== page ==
Second, we’re going to need to classify these monthly expenses, the easiest way to do this is to use a budget spreadsheet. The good news is that you don’t have to create one on your own, you’ll find dozens of templates using a quick Google search. They are all literally 99.9% similar, you’ll have multiple tables representing different parts of your daily life and simple calculations in there to reconcile totals between spending and your monthly earnings.

Then, all you have to do is fill in the spreadsheets for the last couple of months – that’ll give you a good idea of where your money is going and more importantly, having a visual of this is guaranteed to give you a little shock when you extrapolate some of the spendings over multiple months. I have nothing against 5$ lattes once or twice a day, as long as you realize that it’s going to cost you about 1825$ per year. How are you feeling about those numbers?

At the end of this step, you should be starting to have a good idea of where the issue is and what you may or may not be able to give up getting to those goals. This is where your budgeting habits start directly influencing your ability to save.

Step three: Realistic goals

This is my husband’s favorite stop because he gets to tell me about the cost of everything that has a monthly subscription in the house and … remind me of my old latte habits… I like to point at his silly expensive TVs and sound systems – somewhere in the middle we find a balance, it makes for some fun conversations.

With your list from step 1 in hand and your spending habits laid bare, you now have unlimited power! This is where you make the big decisions. In a nutshell, you find out how much you need to save per month to get to those goals and with that, you may find that you need to trim some of the goals because they are unrealistic or you may find that some of them are easier to achieve than you thought with small changes to your monthly spending habits.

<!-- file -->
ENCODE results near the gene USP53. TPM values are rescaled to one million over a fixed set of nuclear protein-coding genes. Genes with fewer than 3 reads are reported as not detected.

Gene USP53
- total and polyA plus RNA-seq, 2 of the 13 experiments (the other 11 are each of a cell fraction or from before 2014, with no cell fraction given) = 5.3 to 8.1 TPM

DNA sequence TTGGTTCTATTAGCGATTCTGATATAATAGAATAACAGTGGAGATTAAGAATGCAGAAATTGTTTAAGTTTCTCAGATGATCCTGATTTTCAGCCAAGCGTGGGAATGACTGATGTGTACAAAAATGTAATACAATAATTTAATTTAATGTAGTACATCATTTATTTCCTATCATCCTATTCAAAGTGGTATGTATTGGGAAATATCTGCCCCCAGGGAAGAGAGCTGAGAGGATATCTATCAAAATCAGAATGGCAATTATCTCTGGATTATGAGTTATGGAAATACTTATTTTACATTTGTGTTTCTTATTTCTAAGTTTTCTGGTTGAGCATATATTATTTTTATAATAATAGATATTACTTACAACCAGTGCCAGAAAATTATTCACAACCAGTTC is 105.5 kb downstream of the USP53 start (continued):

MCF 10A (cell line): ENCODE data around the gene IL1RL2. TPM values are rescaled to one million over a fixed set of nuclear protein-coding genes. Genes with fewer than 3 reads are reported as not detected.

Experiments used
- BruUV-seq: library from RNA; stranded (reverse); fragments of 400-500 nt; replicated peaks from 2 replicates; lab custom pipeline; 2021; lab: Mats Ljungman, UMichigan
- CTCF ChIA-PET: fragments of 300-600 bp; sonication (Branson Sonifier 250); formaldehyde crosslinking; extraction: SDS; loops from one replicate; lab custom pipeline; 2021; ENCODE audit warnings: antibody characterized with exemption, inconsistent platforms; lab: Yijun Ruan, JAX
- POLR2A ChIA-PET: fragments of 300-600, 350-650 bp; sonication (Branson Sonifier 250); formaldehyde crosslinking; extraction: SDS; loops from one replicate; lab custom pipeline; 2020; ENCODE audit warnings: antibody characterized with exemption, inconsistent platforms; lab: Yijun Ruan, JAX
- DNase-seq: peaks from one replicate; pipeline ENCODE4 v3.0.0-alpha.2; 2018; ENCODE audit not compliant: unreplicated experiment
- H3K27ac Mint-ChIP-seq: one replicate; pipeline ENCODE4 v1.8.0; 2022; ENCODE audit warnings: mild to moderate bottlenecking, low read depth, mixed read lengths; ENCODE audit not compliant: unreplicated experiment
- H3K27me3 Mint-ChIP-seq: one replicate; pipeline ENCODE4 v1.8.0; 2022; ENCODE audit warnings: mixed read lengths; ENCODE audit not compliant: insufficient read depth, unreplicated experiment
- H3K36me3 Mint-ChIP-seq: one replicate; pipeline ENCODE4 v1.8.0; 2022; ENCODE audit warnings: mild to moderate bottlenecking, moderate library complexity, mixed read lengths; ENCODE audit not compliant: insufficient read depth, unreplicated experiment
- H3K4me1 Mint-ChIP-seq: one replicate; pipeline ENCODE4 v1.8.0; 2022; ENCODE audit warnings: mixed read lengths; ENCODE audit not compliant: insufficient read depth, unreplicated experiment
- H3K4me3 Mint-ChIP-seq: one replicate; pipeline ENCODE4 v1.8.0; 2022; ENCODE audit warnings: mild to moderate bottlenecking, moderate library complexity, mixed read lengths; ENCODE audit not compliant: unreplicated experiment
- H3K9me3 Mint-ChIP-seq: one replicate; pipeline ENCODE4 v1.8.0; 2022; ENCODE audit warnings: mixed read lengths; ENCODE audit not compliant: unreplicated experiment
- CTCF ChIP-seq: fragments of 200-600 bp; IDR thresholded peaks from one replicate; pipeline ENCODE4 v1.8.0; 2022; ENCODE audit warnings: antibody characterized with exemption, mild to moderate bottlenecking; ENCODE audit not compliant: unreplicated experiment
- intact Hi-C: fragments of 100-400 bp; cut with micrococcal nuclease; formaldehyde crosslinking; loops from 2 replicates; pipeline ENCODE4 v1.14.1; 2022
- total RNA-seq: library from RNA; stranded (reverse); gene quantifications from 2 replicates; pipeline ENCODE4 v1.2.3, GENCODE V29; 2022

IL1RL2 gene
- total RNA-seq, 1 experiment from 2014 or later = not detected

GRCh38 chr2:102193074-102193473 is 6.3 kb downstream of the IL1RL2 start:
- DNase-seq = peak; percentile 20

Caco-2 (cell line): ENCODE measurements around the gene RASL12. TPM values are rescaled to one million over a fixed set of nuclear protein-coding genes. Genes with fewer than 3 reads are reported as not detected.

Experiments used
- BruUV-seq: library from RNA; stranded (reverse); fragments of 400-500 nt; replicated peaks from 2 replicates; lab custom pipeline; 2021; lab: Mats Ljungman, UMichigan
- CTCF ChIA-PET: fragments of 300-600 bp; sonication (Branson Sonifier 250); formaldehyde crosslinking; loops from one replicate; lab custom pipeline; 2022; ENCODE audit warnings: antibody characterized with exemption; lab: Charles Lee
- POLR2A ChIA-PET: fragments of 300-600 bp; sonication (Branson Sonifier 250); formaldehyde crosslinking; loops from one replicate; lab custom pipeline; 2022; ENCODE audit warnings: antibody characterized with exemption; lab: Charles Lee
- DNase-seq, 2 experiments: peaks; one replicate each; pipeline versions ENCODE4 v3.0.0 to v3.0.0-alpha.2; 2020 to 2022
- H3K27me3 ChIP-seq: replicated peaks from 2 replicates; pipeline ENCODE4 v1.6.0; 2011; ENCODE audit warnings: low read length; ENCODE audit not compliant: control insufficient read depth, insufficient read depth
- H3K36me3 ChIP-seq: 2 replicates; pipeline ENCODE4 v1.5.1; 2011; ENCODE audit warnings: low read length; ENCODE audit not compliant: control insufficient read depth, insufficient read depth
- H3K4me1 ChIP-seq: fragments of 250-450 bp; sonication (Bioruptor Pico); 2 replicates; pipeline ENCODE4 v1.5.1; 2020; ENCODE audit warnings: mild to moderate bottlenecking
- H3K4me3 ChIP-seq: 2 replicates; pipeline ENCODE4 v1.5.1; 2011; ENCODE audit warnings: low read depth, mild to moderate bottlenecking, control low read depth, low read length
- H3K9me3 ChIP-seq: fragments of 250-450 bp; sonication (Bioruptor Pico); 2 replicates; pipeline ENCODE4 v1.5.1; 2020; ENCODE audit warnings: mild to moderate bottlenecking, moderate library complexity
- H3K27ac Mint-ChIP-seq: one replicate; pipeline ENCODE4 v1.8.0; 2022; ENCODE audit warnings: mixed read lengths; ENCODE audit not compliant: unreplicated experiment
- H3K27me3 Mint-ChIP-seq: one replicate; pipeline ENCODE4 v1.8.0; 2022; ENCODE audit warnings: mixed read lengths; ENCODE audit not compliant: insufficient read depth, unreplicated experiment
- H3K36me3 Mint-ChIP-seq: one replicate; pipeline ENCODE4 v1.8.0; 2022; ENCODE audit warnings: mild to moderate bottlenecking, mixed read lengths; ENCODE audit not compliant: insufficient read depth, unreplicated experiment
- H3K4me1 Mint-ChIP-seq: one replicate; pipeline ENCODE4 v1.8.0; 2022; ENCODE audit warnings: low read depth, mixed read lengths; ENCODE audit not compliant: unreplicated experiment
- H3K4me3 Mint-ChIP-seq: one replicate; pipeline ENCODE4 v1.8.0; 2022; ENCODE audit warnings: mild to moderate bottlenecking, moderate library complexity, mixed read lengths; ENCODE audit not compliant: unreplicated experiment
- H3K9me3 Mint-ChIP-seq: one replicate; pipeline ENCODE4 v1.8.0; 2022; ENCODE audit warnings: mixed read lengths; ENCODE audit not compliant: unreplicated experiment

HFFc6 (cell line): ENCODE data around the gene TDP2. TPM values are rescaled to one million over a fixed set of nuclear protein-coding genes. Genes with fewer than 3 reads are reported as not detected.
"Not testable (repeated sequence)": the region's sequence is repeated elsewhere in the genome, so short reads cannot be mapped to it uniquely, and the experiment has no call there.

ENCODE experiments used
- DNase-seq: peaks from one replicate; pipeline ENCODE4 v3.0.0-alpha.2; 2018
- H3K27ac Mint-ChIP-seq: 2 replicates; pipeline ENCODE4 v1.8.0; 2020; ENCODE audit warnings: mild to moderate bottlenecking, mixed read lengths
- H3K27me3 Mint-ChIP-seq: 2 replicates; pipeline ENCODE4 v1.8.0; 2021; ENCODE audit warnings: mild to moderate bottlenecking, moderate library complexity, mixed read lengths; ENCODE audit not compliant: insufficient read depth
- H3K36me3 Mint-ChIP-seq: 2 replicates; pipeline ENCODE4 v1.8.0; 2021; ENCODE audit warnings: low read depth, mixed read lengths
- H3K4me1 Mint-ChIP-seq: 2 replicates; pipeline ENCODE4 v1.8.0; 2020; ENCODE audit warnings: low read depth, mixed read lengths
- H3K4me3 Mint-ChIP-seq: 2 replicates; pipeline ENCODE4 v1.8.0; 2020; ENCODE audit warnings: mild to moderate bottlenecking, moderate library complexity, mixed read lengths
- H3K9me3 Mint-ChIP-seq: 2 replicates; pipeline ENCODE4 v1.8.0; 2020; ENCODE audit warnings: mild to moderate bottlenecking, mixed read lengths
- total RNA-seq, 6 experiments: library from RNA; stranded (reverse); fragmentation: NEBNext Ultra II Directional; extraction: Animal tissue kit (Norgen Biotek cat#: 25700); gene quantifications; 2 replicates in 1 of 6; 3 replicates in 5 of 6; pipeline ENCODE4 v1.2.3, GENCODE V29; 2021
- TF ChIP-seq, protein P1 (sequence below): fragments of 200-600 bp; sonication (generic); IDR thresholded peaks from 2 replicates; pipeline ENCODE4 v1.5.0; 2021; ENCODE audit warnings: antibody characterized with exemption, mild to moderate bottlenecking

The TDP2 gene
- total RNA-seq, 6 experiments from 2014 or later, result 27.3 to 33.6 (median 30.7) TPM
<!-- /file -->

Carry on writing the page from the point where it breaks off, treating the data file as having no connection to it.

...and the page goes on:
With the budget locked down, savings become automatic. The only thing you need to do is stick to the budget and remember, that’s 90% behavior and 10% knowledge so behave! Manulife makes it easy to get it right with the Manulife Bank Advantage Account where you get the bonus of earning interest on your everyday spending.

As you go through your budgeting journey, it’s important to choose a banking product that enables you instead of getting in your way. What I really like about the Manulife Bank Advantage Account is that it simplifies your banking by giving you the flexibility of a chequing account with the interest rate of a savings account. As you set up your saving strategy, you’ll undoubtedly be thinking about moving money around so you can take advantage of the high-interest saving accounts – you no longer need to move things around with the Manulife Bank Advantage Account, as you get the high interest saving feature baked in. This is great because your money accumulates interest as soon as it enters your account vs. having to move to a separate saving account.

Step 4: Keep doing what you’re doing.

Budgeting allowed me to prioritize, track, control, and effectively manage my finances. It’s a nice feeling to have a working budgeting and saving strategy – once you have the habits down – get the right tools to help automate things, take a look at the Manulife Bank Advantage Account – it’s a product that really addresses some of the pain points of the traditional day to day banking!

 

Disclosure: This content was created in partnership with Manulife. All opinion are 100% my own. Thank you for supporting brands that make this blog possible!